RPO LQ4 cylinder heads were iron (1999-2000) or aluminum (2001-2007) with 71cc combustion chambers, cathedral intake ports with 200cc runner (1999-2000) or 210cc runners (2001-2007), oval exhaust ports with 70cc runners (1999-2000), or D-port exhaust with 75cc runners (2001-2007), 2.000˝ intake valves and 1.550˝ exhaust valves.

RPO LQ9 cylinder heads are aluminum with 71cc combustion chambers, cathedral intake ports with 210cc runners, D-port exhaust with 75cc runners, 2.000˝ intake valves and 1.550˝ exhaust valves.

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RPO codes L20, LY2, LY5, LC9, LH6, LH8, LH9, LMF, LMG, LS4, LS2, and LFA all featured aluminum cylinder heads with 65cc combustion chambers, cathedral intake ports with 210cc runners, D-port exhaust with 75cc runners, 2.000˝ intake valves and 1.575˝ exhaust valves.

For the head castings above, all of them can be CNC-ported to improve on flow and milled for higher compression. LS3 lightweight, hollow stem intake valves can be cut to fit the seats, and using the proper valves and better springs you can achieve a much higher rpm.

RPO codes L76, L77, L96, L98, LC8, LY6, L92, L94, and L9H utilized aluminum cylinder heads with 70cc combustion chambers, rectangle intake ports with 257cc runners, D-port exhaust with 87cc runners, 2.165˝ intake valves and 1.590˝ exhaust valves.

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These heads can be CNC-ported to improve on flow and milled for higher compression as well, but the distinct advantage here is that the LS3 lightweight, hollow stem intake valves are the same size and will fit right in. Add better springs and you’re ready to go.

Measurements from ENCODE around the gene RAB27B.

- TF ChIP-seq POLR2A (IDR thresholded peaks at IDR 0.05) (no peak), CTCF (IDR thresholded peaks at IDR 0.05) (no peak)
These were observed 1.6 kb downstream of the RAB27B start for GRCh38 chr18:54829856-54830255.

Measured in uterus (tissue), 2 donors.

It’s also worthwhile to note that the LC8 and L9H cylinder heads were built with SIL-1 nitride intake valves and Brico 3010 valve seats. These engines were installed in trucks and vans that could run on e85, and some were optioned for LPG or CNG. 

RPO LZ1 received AFM and VVT. The cylinder heads are aluminum with 65cc combustion chambers, cathedral intake ports with 210cc runners, D-port exhaust with 75cc runners, 2.000˝ intake valves and 1.575˝ exhaust valves.

When looking to increase the capabilities of an LS cylinder head, typically CNC porting goes a long way to improve airflow, as well as changing the valves and springs for better performance.

LZ1 heads can be CNC-ported to improve on flow and milled for higher compression. LS3 lightweight, hollow stem intake valves can be cut to fit the seats, and better valve springs are a necessity for high RPM.

RPO L99 and LS3 cylinder heads are aluminum with 68cc combustion chambers, rectangle intake ports with 257cc runners, D-port exhaust with 87cc runners, 2.165˝ intake valves and 1.590˝ exhaust valves.

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These heads can be CNC-ported to improve on flow and milled for higher compression. These heads are almost the same, but the L99 heads used a solid stem intake valve. The LS3 lightweight, hollow stem intake valves are the same size and will fit right in. Add better springs and you’re ready to go.

RPO LSA and LS9 cylinder heads are 356-T6 Rotocast aluminum with 69.8cc combustion chambers, rectangle intake ports with 259cc runners, D-port exhaust with 89cc runners, 2.165˝ intake valves and 1.590˝ exhaust valves.

LSA and LS9 heads were basically an improvent on the LS3 head, but for emissions and improved driveability they have a flow vane in the intake port. These heads can be CNC ported to remove the vane and improve airflow.

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RPO LS7 cylinder heads are 356-T6 aluminum with 70cc CNC ported combustion chambers, raised square port, CNC ported intake ports with 259cc runners, D-port, CNC ported exhaust with 86cc runners, 2.205˝ intake valves and 1.610˝ exhaust valves.

Though they flow good in stock form, these heads can be milled and additional CNC porting can  improve airflow. The valve guides also experience rapid wear, so it’s a good idea to replace them.

All LS cylinder heads have performance potential, but as with any aspect of engine building, the end goal determines the starting point. Aside from the material, combustion chamber size and port style, the valve size and weight can differ, and the valve angle is different on certain heads, as well as details such as valve cover bolt location. It just takes some digging to know your LS and stay a“head” of the game. EB